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I’ve been seeing my stylist for longer than I’ve known my husband. She’s seen me through heartbreak, career changes, moving cities and buying my first home. We are probably closer than most stylist/client relationships, which is sometimes why it’s so hard to talk to her about my hair. She’s not the type to get angry or even upset, but sometimes it’s the ones closest to you that are the hardest to talk with.

For as long as I could remember, I’ve literally just walked into the salon, sat down and let her have her way with my hair. A few hours later, I look up and its exactly what I wanted even without saying anything. We’ve done this for years now, but recently it went a little awry, and I can’t even say that it was anyone’s fault. I think we simply got too comfortable and lost the art of consultation.

Consultations always seemed so formal to me, even when I learned about it in beauty school – it made the whole concept of a salon visit so stoic. This is why I loved my little routine with my beloved stylist – walk in, sit down and voila! When you work in the salon, you’re always ahead of the trends so I am never worried about staying up to date, but what I realized at our last appointment is that our relationship actually did need a little tune-up.

I did my usual “you got this, whatever you think” routine and mentioned to her that I was getting old and needed to cover my greys but can’t commit to doing my roots and then went home a little disappointed. We’ve been balayaging my hair since before it was a “thing” but this time, she put my hair in foils. She did more of a babylight application because hey, that is the best way to add highlights while blending grays, and I KNOW THIS! I didn’t say anything and figured she knew best, but when I went home and looked in the mirror I didn’t quite feel like myself. I thought, maybe it’s just the toner or the bleach needs a few days – I know my hair (like most) always needs a little time to develop. But, 2 weeks later I still wasn’t having it and had a really hard time enjoying my finished style.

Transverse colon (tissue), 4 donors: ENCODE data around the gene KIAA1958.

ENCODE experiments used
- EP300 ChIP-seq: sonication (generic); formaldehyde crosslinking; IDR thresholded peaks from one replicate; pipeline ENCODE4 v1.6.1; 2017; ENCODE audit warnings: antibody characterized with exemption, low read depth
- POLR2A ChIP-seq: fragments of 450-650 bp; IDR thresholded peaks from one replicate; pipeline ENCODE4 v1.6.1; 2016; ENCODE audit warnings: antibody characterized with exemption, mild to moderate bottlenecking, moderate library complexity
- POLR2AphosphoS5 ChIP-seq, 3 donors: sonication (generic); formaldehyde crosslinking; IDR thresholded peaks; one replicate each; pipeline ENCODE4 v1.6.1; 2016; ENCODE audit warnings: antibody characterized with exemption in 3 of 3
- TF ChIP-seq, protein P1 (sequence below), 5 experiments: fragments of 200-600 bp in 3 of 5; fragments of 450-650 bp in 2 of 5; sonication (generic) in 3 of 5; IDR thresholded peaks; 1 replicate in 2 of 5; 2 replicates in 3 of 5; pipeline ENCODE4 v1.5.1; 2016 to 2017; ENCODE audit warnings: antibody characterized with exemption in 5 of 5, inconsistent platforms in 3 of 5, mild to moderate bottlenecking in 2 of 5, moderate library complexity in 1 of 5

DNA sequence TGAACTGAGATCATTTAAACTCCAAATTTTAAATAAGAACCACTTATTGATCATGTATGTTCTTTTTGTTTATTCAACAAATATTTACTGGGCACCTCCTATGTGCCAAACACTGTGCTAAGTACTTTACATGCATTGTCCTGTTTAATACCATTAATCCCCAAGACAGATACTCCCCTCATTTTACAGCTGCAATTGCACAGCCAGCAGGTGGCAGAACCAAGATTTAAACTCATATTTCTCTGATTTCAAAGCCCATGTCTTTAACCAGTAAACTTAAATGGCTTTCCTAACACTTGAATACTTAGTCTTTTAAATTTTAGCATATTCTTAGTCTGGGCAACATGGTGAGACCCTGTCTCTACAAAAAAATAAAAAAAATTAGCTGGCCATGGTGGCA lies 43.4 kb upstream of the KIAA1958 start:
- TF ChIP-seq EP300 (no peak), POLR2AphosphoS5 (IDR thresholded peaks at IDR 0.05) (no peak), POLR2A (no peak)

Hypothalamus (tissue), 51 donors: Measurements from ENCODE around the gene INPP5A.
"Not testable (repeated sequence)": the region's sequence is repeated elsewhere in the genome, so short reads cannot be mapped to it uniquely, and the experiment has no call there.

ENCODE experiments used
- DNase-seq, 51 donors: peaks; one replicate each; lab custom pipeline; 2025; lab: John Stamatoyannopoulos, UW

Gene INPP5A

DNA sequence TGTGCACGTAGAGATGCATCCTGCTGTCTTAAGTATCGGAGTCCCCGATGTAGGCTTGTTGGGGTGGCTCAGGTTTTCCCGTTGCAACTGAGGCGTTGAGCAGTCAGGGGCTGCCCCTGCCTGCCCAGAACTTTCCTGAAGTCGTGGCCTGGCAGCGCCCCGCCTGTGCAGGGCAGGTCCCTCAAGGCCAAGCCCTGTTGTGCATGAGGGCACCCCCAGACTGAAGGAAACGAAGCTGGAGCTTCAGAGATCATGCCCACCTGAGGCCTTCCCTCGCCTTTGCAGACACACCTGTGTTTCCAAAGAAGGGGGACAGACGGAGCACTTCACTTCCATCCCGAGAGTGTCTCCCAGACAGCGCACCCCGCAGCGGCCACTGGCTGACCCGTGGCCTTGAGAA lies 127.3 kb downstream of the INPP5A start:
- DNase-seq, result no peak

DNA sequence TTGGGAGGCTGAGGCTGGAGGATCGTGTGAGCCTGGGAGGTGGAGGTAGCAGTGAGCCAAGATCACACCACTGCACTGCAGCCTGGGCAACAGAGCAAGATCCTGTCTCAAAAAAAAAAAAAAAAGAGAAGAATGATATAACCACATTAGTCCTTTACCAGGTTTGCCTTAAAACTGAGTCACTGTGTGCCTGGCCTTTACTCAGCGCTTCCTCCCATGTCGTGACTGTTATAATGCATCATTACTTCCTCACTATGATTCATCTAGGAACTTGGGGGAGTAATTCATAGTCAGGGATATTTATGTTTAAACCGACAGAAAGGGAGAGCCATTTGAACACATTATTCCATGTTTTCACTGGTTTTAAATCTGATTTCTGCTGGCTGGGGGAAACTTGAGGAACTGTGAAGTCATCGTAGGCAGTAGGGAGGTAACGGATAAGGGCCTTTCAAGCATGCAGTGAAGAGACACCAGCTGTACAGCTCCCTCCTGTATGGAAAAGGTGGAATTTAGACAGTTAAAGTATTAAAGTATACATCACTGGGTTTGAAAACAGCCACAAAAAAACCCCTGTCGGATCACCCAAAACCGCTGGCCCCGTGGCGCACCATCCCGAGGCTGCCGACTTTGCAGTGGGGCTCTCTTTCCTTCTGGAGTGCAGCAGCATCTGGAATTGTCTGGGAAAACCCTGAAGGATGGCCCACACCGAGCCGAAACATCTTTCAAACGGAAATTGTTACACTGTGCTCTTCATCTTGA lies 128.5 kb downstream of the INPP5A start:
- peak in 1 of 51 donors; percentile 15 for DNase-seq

For the first time ever, I bit the bullet and texted her. I knew she would probably understand better in person and I didn’t want to offend her by telling her over the phone that I wasn’t crazy about my hair. So I simply asked her if I drove up (yes, I drive 2.5 hours to get my hair done – don’t @ me.) if she could add a few more highlights around my face. I had already self-diagnosed at home, my highlights were too thin and my toner was too ashy. I figured she could paint in a few more highlights using her trusty balayage method, which I love so much and we would be good to go.

When I sat down, she asked me what was up and I told her simply that I needed to change up the placement a bit. I didn’t expect her to redo the entire head – because I understand that time is money in the salon –  but I needed a little more contrast in my look to feel more like myself. We went back a forth a bit to make sure we were on the same page, I showed her a picture and then it clicked. “So you just want it to be more balayage”. “Yes” I said as I smiled a big “thank you for fitting me in” grin.

I have never actually had to ask her to fix anything so I wasn’t sure if she was going to charge me or not. When I headed to the front desk, he let me know that there was no charge, so I tipped accordingly. The mistake was both of ours and I think even without saying it we both knew that. It taught me a very valuable lesson that even though I used to work in a salon, sometimes I need a little education and formality too.

I love my stylist and we’ve been friends forever, so this was a reminder that I need to tell her what I want and what I don’t want, that I should always just have a picture ready to show her and to speak my mind if I know something is inherently off. I’m not her only client – she has so many formulas and styling choices to remember and I’ve got to remember just that.